Stefan has lectured on the history of singing at the Mannes College of Music and the Museum of Modern Art (New York). He is the author of Franco Corelli and a Revolution in Singing and more than 650 articles and reviews in American Record Guide, Globe & Mail, International Dictionary of Opera, Opera News, The Opera Quarterly, Professione Musica and many other publications as well as on the Bel Canto Society website. He is the producer of more than 1,000 LPs, videos, CDs and DVDs and is the president of Bel Canto Society.
He was the editor of Opera Fanatic magazine and hosted the radio program “Opera Fanatic,” on the Columbia University radio station, on which he interviewed guests ranging from Lorenzo Alvary, Francisco Araiza, Klara Barlow, Carlo Bergonzi, Bianca Berini, Grace Bumbry, Nedda Casei, John Cheek, Giuliano Ciannella, Franco Corelli (11 times), Eugenio Fernandi, Salvatore Fisichella, Marisa Galvany, Dénes Gulyás, Aage Haugland, Jerome Hines (12 times), Rita Hunter, Alfredo Kraus, Kathleen Kuhlmann, Theodore Lambrinos, Franz Mazura, Adelaide Negri, Leo Nucci, Ticho Parly, Claudia Pinza, Louis Quilico, Nicola Rossi Lemeni, Bidú Sayão, Maria Spacagna, Cheryl Studer, Ferruccio Tagliavini, Gabriella Tucci and Virginia Zeani to Schuyler Chapin, Carlo Felice Cillario, John W. Freeman, Rudy Giuliani (most famously), Laszlo Halasz, Albert Innaurato, Arthur Kaptainis, Charles Ludlam, Ethan Mordden, Henry Pleasants, Everett Quinton, Ira Si , Stephen Simon, Johannes Somary, Frederic Spotts, Richard Woitach, Bill Zakariasen and many others.
Stefan appeared five times in An Evening in the Theater With Franco Corelli and Stefan Zucker.
He is listed in the Guinness Book of World Records as “The World’s Highest Tenor.” He performed a number of times each in New York City’s Avery Fisher Hall, Florence Gould Hall, The Danny Kaye Playhouse, Merkin Concert Hall, The Town Hall and at Columbia and Harvard Universities and gave a seven-concert tour of Romania under the auspices of the U.S. Department of State and the Romanian Government. Among singers with whom he has sung in galas are Lucine Amara, Russell Christopher, Jerome Hines, Theodore Lambrinos, Ronald Naldi, Adelaide Negri and Arturo Sergi. He has sung on ABC-TV, NBC-TV and RAI-TV—a highlight was an excerpt from I puritani, with Rosina Wolf, on L’altra Domenica (Italy’s 60 Minutes, four hours long), hosted by Isabella Rossellini. He has appeared extensively on radio stations up and down the East and West coasts—highlights include three installments of “The Listening Room,” hosted by Bob Sherman on WQXR—and on RAI-radio, seven installments of “La barcaccia” (one with Corelli), hosted by Enrico Stinchelli and Michele Suozzo. He was under contract for five years to RCA Records and recorded the album Stefan Zucker: The World’s Highest Tenor. Through a teacher-to-teacher genealogy he traces his vocal technique back to Giovanni Battista Rubini and Giacomo David—hence his tone quality and extended range.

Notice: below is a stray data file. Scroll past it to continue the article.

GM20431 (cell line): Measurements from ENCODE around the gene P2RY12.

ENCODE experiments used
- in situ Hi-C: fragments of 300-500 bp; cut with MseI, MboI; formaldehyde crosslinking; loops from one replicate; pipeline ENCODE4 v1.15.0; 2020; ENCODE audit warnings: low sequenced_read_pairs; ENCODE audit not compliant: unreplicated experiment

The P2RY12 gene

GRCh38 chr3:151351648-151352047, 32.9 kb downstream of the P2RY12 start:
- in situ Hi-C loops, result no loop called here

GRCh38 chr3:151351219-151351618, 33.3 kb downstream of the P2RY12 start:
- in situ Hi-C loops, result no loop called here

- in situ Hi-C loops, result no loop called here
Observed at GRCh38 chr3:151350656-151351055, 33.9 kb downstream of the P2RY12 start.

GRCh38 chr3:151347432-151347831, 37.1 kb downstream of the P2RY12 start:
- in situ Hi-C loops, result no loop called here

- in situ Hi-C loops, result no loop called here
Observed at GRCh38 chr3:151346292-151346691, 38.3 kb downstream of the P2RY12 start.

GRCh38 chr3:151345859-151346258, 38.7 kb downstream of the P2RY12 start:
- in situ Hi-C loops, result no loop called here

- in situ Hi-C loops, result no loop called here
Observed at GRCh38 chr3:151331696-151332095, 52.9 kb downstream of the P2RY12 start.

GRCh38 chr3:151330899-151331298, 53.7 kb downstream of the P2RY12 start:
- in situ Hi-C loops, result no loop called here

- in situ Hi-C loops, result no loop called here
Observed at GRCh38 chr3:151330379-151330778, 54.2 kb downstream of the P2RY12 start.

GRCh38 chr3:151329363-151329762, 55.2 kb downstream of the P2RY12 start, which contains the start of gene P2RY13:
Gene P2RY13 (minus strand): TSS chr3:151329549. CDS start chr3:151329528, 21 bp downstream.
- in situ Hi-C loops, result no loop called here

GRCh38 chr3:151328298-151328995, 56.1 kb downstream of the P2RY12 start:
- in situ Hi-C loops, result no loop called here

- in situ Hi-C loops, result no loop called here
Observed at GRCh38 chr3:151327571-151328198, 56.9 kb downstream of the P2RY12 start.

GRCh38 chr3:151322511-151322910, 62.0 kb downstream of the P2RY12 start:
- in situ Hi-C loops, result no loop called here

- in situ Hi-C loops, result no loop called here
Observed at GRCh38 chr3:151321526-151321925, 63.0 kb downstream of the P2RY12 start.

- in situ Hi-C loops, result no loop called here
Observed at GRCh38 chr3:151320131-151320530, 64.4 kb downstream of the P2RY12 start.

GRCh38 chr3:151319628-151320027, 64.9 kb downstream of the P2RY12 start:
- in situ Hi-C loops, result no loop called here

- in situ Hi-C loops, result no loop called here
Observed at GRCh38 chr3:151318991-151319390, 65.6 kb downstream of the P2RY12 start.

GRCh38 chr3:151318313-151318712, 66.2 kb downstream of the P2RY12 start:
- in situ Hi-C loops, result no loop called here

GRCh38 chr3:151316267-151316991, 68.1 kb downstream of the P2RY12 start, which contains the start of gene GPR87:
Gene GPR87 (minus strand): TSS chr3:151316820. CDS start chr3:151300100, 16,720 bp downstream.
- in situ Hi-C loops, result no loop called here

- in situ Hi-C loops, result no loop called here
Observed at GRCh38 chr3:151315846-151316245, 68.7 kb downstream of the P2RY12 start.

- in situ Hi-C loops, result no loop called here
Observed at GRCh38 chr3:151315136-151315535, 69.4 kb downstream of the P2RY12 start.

After studies at a number of conservatories in the US and Europe he obtained a Bachelor of Science in philosophy from Columbia University and completed the course work for the Ph.D. in that subject, at New York University. He was president of the NYU Philosophy Association for four years. While a graduate student he taught philosophy at several New York area colleges. His principal philosophical interests are epistemology, logical empiricism and the philosophy of Rudolf Carnap.